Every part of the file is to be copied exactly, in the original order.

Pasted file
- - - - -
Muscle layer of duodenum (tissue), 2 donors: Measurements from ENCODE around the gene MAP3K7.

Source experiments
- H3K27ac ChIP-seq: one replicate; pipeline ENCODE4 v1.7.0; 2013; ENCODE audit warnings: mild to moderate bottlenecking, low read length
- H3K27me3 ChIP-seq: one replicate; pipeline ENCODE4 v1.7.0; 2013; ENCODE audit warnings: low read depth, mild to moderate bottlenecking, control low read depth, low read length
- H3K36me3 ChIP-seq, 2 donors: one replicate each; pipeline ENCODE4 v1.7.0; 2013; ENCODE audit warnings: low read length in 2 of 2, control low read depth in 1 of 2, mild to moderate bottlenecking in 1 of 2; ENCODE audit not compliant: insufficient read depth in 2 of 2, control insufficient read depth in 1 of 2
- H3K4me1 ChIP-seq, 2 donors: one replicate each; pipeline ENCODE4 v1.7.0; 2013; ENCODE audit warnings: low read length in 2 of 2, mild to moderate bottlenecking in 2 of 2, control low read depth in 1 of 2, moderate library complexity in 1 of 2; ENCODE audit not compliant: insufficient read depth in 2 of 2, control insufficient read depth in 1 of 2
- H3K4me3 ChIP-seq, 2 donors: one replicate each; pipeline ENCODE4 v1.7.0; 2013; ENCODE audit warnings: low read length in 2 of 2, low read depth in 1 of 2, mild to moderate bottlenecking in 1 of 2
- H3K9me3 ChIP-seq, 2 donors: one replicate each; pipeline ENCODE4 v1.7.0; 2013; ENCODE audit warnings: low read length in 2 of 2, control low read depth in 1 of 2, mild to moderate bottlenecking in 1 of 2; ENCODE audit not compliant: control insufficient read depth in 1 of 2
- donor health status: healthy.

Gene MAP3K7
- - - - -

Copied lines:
Muscle layer of duodenum (tissue), 2 donors: Measurements from ENCODE around the gene MAP3K7.

Source experiments
- H3K27ac ChIP-seq: one replicate; pipeline ENCODE4 v1.7.0; 2013; ENCODE audit warnings: mild to moderate bottlenecking, low read length
- H3K27me3 ChIP-seq: one replicate; pipeline ENCODE4 v1.7.0; 2013; ENCODE audit warnings: low read depth, mild to moderate bottlenecking, control low read depth, low read length
- H3K36me3 ChIP-seq, 2 donors: one replicate each; pipeline ENCODE4 v1.7.0; 2013; ENCODE audit warnings: low read length in 2 of 2, control low read depth in 1 of 2, mild to moderate bottlenecking in 1 of 2; ENCODE audit not compliant: insufficient read depth in 2 of 2, control insufficient read depth in 1 of 2
- H3K4me1 ChIP-seq, 2 donors: one replicate each; pipeline ENCODE4 v1.7.0; 2013; ENCODE audit warnings: low read length in 2 of 2, mild to moderate bottlenecking in 2 of 2, control low read depth in 1 of 2, moderate library complexity in 1 of 2; ENCODE audit not compliant: insufficient read depth in 2 of 2, control insufficient read depth in 1 of 2
- H3K4me3 ChIP-seq, 2 donors: one replicate each; pipeline ENCODE4 v1.7.0; 2013; ENCODE audit warnings: low read length in 2 of 2, low read depth in 1 of 2, mild to moderate bottlenecking in 1 of 2
- H3K9me3 ChIP-seq, 2 donors: one replicate each; pipeline ENCODE4 v1.7.0; 2013; ENCODE audit warnings: low read length in 2 of 2, control low read depth in 1 of 2, mild to moderate bottlenecking in 1 of 2; ENCODE audit not compliant: control insufficient read depth in 1 of 2
- donor health status: healthy.

Gene MAP3K7